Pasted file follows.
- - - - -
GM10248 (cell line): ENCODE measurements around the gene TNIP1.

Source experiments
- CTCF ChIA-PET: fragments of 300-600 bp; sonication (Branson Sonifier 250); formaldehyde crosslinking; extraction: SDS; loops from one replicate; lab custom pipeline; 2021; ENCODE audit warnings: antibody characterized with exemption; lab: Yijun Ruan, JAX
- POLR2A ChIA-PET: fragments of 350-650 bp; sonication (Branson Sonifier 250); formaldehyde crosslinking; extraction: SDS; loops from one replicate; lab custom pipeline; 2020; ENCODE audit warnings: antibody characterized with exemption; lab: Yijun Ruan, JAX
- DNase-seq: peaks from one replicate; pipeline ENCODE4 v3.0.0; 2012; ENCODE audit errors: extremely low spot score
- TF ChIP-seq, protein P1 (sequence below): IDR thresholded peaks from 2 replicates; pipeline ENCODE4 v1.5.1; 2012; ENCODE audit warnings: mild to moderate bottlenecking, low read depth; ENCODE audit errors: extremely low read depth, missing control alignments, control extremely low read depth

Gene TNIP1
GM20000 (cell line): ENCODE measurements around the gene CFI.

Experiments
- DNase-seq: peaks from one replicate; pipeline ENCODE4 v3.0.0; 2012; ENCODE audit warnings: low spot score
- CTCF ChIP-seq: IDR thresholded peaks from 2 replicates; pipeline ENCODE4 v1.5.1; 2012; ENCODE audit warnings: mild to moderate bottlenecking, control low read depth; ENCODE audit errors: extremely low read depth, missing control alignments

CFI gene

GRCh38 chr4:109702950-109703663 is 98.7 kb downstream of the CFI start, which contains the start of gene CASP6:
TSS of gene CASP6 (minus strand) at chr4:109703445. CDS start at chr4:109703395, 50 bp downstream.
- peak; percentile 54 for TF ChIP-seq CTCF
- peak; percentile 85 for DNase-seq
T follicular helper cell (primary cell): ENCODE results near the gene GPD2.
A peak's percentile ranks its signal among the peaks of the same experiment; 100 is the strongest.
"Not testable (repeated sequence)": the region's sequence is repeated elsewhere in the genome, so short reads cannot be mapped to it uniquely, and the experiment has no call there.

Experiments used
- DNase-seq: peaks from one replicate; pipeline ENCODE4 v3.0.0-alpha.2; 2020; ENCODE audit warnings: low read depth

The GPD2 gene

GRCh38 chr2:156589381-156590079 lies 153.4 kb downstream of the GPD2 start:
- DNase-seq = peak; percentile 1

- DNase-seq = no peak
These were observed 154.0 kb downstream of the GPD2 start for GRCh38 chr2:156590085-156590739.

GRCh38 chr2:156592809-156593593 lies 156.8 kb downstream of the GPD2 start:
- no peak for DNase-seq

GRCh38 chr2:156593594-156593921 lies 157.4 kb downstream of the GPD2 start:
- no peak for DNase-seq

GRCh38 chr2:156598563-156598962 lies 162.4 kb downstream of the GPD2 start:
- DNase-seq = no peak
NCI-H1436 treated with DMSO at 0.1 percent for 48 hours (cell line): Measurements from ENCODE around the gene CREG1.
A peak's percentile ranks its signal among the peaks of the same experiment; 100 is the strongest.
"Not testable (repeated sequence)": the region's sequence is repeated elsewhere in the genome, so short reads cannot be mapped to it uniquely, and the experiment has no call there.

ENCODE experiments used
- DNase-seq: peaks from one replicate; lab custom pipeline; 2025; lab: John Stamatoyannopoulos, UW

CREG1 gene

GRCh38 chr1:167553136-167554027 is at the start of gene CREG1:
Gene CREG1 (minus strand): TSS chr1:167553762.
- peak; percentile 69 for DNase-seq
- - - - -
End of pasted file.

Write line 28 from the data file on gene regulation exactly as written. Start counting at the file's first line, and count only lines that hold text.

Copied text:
- no peak for DNase-seq